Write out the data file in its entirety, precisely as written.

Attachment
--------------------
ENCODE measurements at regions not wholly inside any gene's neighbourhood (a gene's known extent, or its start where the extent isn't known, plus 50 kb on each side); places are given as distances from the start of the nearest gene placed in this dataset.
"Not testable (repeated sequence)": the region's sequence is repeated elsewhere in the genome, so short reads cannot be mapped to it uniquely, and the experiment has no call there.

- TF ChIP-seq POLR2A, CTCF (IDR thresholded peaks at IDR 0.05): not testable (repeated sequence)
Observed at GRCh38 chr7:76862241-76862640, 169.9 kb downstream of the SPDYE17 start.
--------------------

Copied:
ENCODE measurements at regions not wholly inside any gene's neighbourhood (a gene's known extent, or its start where the extent isn't known, plus 50 kb on each side); places are given as distances from the start of the nearest gene placed in this dataset.
"Not testable (repeated sequence)": the region's sequence is repeated elsewhere in the genome, so short reads cannot be mapped to it uniquely, and the experiment has no call there.

- TF ChIP-seq POLR2A, CTCF (IDR thresholded peaks at IDR 0.05): not testable (repeated sequence)
Observed at GRCh38 chr7:76862241-76862640, 169.9 kb downstream of the SPDYE17 start.